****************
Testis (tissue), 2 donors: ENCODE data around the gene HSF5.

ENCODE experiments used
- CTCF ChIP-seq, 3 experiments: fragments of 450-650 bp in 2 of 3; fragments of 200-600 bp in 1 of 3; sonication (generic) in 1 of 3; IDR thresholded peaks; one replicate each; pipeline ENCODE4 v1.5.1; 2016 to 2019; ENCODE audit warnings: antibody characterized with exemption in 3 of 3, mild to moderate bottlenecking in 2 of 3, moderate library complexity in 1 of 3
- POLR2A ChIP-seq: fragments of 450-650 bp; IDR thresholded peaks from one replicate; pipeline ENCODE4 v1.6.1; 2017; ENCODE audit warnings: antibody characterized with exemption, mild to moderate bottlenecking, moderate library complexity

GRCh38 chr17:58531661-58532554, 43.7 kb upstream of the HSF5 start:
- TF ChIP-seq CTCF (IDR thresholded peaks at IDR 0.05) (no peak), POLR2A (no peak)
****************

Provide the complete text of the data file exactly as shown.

Testis (tissue), 2 donors: ENCODE data around the gene HSF5.

ENCODE experiments used
- CTCF ChIP-seq, 3 experiments: fragments of 450-650 bp in 2 of 3; fragments of 200-600 bp in 1 of 3; sonication (generic) in 1 of 3; IDR thresholded peaks; one replicate each; pipeline ENCODE4 v1.5.1; 2016 to 2019; ENCODE audit warnings: antibody characterized with exemption in 3 of 3, mild to moderate bottlenecking in 2 of 3, moderate library complexity in 1 of 3
- POLR2A ChIP-seq: fragments of 450-650 bp; IDR thresholded peaks from one replicate; pipeline ENCODE4 v1.6.1; 2017; ENCODE audit warnings: antibody characterized with exemption, mild to moderate bottlenecking, moderate library complexity

GRCh38 chr17:58531661-58532554, 43.7 kb upstream of the HSF5 start:
- TF ChIP-seq CTCF (IDR thresholded peaks at IDR 0.05) (no peak), POLR2A (no peak)